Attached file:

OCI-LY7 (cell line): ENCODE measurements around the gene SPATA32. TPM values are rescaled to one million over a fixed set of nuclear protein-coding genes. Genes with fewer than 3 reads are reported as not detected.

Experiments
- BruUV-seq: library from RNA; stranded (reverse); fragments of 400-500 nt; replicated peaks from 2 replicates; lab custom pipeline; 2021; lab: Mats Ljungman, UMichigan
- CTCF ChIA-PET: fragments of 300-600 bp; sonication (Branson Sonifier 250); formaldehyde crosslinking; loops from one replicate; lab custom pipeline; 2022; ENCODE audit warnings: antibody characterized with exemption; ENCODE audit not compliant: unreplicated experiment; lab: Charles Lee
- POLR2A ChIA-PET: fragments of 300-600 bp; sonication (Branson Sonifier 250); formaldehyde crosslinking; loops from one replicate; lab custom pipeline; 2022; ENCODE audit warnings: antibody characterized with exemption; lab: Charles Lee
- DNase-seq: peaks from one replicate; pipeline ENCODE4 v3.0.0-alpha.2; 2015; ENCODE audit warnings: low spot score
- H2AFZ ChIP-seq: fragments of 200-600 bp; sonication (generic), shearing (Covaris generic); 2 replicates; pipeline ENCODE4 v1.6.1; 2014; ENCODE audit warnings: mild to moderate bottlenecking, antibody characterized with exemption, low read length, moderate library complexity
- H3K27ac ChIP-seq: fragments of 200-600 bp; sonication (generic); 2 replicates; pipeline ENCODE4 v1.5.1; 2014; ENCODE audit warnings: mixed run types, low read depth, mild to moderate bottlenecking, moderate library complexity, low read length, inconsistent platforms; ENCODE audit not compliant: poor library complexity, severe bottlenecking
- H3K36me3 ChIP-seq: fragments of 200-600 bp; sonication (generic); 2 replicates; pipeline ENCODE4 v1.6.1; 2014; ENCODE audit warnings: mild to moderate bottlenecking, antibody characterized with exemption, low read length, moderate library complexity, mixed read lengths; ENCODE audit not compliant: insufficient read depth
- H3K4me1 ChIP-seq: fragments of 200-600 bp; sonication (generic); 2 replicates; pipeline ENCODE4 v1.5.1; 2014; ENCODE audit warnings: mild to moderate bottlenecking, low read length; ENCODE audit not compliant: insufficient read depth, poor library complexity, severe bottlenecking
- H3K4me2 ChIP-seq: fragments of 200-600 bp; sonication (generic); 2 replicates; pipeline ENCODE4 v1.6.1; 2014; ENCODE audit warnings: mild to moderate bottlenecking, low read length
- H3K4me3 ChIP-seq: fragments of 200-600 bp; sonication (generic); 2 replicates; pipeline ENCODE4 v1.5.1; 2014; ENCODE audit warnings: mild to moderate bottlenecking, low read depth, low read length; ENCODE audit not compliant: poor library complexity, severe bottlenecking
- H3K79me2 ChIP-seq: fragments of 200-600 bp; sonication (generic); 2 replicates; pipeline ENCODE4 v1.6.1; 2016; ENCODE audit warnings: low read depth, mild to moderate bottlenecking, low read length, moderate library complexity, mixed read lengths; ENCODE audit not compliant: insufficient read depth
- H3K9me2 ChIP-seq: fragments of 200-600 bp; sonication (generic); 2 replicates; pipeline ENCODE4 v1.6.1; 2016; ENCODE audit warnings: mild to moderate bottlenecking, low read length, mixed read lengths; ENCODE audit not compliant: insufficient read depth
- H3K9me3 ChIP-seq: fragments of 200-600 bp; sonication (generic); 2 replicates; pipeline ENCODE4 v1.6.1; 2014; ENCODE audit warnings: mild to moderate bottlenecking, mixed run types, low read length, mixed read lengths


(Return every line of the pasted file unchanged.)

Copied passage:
OCI-LY7 (cell line): ENCODE measurements around the gene SPATA32. TPM values are rescaled to one million over a fixed set of nuclear protein-coding genes. Genes with fewer than 3 reads are reported as not detected.

Experiments
- BruUV-seq: library from RNA; stranded (reverse); fragments of 400-500 nt; replicated peaks from 2 replicates; lab custom pipeline; 2021; lab: Mats Ljungman, UMichigan
- CTCF ChIA-PET: fragments of 300-600 bp; sonication (Branson Sonifier 250); formaldehyde crosslinking; loops from one replicate; lab custom pipeline; 2022; ENCODE audit warnings: antibody characterized with exemption; ENCODE audit not compliant: unreplicated experiment; lab: Charles Lee
- POLR2A ChIA-PET: fragments of 300-600 bp; sonication (Branson Sonifier 250); formaldehyde crosslinking; loops from one replicate; lab custom pipeline; 2022; ENCODE audit warnings: antibody characterized with exemption; lab: Charles Lee
- DNase-seq: peaks from one replicate; pipeline ENCODE4 v3.0.0-alpha.2; 2015; ENCODE audit warnings: low spot score
- H2AFZ ChIP-seq: fragments of 200-600 bp; sonication (generic), shearing (Covaris generic); 2 replicates; pipeline ENCODE4 v1.6.1; 2014; ENCODE audit warnings: mild to moderate bottlenecking, antibody characterized with exemption, low read length, moderate library complexity
- H3K27ac ChIP-seq: fragments of 200-600 bp; sonication (generic); 2 replicates; pipeline ENCODE4 v1.5.1; 2014; ENCODE audit warnings: mixed run types, low read depth, mild to moderate bottlenecking, moderate library complexity, low read length, inconsistent platforms; ENCODE audit not compliant: poor library complexity, severe bottlenecking
- H3K36me3 ChIP-seq: fragments of 200-600 bp; sonication (generic); 2 replicates; pipeline ENCODE4 v1.6.1; 2014; ENCODE audit warnings: mild to moderate bottlenecking, antibody characterized with exemption, low read length, moderate library complexity, mixed read lengths; ENCODE audit not compliant: insufficient read depth
- H3K4me1 ChIP-seq: fragments of 200-600 bp; sonication (generic); 2 replicates; pipeline ENCODE4 v1.5.1; 2014; ENCODE audit warnings: mild to moderate bottlenecking, low read length; ENCODE audit not compliant: insufficient read depth, poor library complexity, severe bottlenecking
- H3K4me2 ChIP-seq: fragments of 200-600 bp; sonication (generic); 2 replicates; pipeline ENCODE4 v1.6.1; 2014; ENCODE audit warnings: mild to moderate bottlenecking, low read length
- H3K4me3 ChIP-seq: fragments of 200-600 bp; sonication (generic); 2 replicates; pipeline ENCODE4 v1.5.1; 2014; ENCODE audit warnings: mild to moderate bottlenecking, low read depth, low read length; ENCODE audit not compliant: poor library complexity, severe bottlenecking
- H3K79me2 ChIP-seq: fragments of 200-600 bp; sonication (generic); 2 replicates; pipeline ENCODE4 v1.6.1; 2016; ENCODE audit warnings: low read depth, mild to moderate bottlenecking, low read length, moderate library complexity, mixed read lengths; ENCODE audit not compliant: insufficient read depth
- H3K9me2 ChIP-seq: fragments of 200-600 bp; sonication (generic); 2 replicates; pipeline ENCODE4 v1.6.1; 2016; ENCODE audit warnings: mild to moderate bottlenecking, low read length, mixed read lengths; ENCODE audit not compliant: insufficient read depth
- H3K9me3 ChIP-seq: fragments of 200-600 bp; sonication (generic); 2 replicates; pipeline ENCODE4 v1.6.1; 2014; ENCODE audit warnings: mild to moderate bottlenecking, mixed run types, low read length, mixed read lengths